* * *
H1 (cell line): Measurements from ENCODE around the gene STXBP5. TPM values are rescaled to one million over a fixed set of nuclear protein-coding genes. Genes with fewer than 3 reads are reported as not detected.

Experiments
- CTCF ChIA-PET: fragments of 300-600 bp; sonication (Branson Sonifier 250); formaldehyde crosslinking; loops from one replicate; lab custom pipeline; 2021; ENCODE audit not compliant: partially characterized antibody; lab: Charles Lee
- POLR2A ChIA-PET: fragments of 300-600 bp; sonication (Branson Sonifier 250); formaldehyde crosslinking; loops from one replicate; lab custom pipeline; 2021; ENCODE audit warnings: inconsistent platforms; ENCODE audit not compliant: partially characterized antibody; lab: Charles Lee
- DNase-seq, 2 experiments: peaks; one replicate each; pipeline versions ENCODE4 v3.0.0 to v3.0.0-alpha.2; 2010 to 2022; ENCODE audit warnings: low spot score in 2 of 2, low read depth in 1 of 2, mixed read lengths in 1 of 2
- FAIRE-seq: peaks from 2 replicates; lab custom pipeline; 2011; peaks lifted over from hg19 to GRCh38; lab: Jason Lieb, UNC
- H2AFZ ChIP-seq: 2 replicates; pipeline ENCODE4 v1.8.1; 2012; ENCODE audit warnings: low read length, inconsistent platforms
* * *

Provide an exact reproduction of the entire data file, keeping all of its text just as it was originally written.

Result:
H1 (cell line): Measurements from ENCODE around the gene STXBP5. TPM values are rescaled to one million over a fixed set of nuclear protein-coding genes. Genes with fewer than 3 reads are reported as not detected.

Experiments
- CTCF ChIA-PET: fragments of 300-600 bp; sonication (Branson Sonifier 250); formaldehyde crosslinking; loops from one replicate; lab custom pipeline; 2021; ENCODE audit not compliant: partially characterized antibody; lab: Charles Lee
- POLR2A ChIA-PET: fragments of 300-600 bp; sonication (Branson Sonifier 250); formaldehyde crosslinking; loops from one replicate; lab custom pipeline; 2021; ENCODE audit warnings: inconsistent platforms; ENCODE audit not compliant: partially characterized antibody; lab: Charles Lee
- DNase-seq, 2 experiments: peaks; one replicate each; pipeline versions ENCODE4 v3.0.0 to v3.0.0-alpha.2; 2010 to 2022; ENCODE audit warnings: low spot score in 2 of 2, low read depth in 1 of 2, mixed read lengths in 1 of 2
- FAIRE-seq: peaks from 2 replicates; lab custom pipeline; 2011; peaks lifted over from hg19 to GRCh38; lab: Jason Lieb, UNC
- H2AFZ ChIP-seq: 2 replicates; pipeline ENCODE4 v1.8.1; 2012; ENCODE audit warnings: low read length, inconsistent platforms